Contract For Differences (CFDs), a form of derivatives trading, is extremely popular among FX and commodities traders looking to invest in the very short term. As a derivative, it is a contract based on the prices derived from the underlying market and not the underlying market itself. It means a contract is agreed upon to pay the difference in the price of the underlying market, which could include a share, cryptocurrency or fiat currency pair, index, commodity, etc.
How does CFD trading work?
Well, the way it works is really quite simple. In CFD trading, an agreement is struck between a trader and a broker. Now, while researching, if a trader feels a particular market's value is likely to rise, then the said trade will open a position to buy CFDs of that particular market. It means they are going long, and when the underlying asset price rises, the trader makes a profit. In the same way, traders can go short if a trader believes the asset's value is dropping.
However, if a trader gets their prediction about the market wrong, they will need to bear the losses. The profit or the loss is tallied between the asset price at the beginning and the end of the contract.
So, let's learn why traders love CFDs and why they should be careful.
A great facet of CFD trading is that the capital invested can go further. After all, a trader is only depositing a fraction of the trade to open a position. This deposit is known as a margin. As to how much you will have to deposit is dependent on your position size and the margin factors for that particular market. Take for instance, Bank of America has a margin factor of 10%, then for the entire trade, your margin is likely to be 10%. So, if a position is worth $1000, then you would need to deposit $100,
As CFDs consist of agreements between the opening and closing price of positions based on exchange difference, it is much more flexible than other forms of trading like forex trading, commodity trading, stock trading, etc. It gives you an opportunity to make trades of markets that are going up as well as down.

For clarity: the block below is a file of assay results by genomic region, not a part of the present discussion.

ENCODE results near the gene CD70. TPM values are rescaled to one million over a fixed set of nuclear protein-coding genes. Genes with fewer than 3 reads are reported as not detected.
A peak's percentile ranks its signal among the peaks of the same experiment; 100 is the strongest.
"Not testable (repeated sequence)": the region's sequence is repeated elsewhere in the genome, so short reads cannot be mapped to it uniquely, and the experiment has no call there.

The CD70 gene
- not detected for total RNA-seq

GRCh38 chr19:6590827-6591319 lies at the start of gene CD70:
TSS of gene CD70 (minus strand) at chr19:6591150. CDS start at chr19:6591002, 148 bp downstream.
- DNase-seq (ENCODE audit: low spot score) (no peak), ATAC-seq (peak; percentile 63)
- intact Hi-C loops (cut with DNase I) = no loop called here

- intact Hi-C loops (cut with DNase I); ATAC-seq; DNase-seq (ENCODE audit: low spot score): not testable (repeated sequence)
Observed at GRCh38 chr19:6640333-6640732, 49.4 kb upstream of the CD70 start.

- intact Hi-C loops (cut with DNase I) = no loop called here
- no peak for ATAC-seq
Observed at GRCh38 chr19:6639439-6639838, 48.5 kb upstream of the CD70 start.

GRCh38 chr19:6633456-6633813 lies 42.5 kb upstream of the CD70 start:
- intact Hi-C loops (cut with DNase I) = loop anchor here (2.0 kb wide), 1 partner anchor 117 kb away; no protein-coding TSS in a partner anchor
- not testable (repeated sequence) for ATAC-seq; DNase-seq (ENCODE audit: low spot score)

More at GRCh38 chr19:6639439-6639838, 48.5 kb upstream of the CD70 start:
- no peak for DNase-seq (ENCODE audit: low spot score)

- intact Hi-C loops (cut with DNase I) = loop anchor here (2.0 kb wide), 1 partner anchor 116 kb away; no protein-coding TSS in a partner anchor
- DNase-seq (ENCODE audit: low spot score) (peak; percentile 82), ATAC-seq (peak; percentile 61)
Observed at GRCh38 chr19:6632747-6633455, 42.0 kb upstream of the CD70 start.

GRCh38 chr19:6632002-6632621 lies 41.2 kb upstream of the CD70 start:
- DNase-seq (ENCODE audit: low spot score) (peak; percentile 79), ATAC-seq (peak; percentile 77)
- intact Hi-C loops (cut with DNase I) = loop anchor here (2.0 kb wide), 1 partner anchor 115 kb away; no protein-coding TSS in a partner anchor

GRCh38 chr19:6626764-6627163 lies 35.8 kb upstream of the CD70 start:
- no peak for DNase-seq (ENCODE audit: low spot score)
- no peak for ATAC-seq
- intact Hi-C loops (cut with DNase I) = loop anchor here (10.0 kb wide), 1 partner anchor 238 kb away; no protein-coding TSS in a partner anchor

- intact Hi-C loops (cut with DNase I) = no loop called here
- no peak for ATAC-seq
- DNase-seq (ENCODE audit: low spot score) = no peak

Trade a huge range of markets
When you use CFDs, you are given an opportunity to trade in a variety of markets, including shares, commodities, indices, cryptocurrencies, forex and more. Plus, you are not constrained by time and can trade in some markets outside their usual trading hours.
Underlying market similarity
The way CFDs are designed is to reflect the trading environment of the underlying market. Say you were to buy Pepsi share CFDs; it would be the same as buying shares in Pepsi. The only difference here is that your position is adjusted, and you don't receive shareholder privileges if you have owned the shares.
In a twist of fate, the very same thing deemed as its key advantage is its main drawback. When you use leverage, you make a small deposit for a large exposure. Once your position is leveraged, you boost your potential profits as well as your losses. If the market goes against you, you will either need to deposit more funds or close positions fully or partially and be exposed to heavy losses. That is why it is vital to do your own research and follow smart money management techniques.
Here we are talking about the interest a trader has to pay for holding a leveraged position overnight. The calculations are made on the CFD value, and as long as your position is open, it will be deducted. Additionally, there is no set price for different markets, and it is dependent on various shares, indices, currency pairs, commodities and cryptocurrencies.
Lack of ownership
CFDs are all about speculating on price changes, and as such, they are a less robust option when one compares them to conventional stock trading. After all, owning a stock entitles you to voting rights and potential dividends.
CFDs can be highly advantageous financial instruments when proper research is done, and adequate capital is in place. So, before you embark on trading CFDs, consider these inherent pros and cons.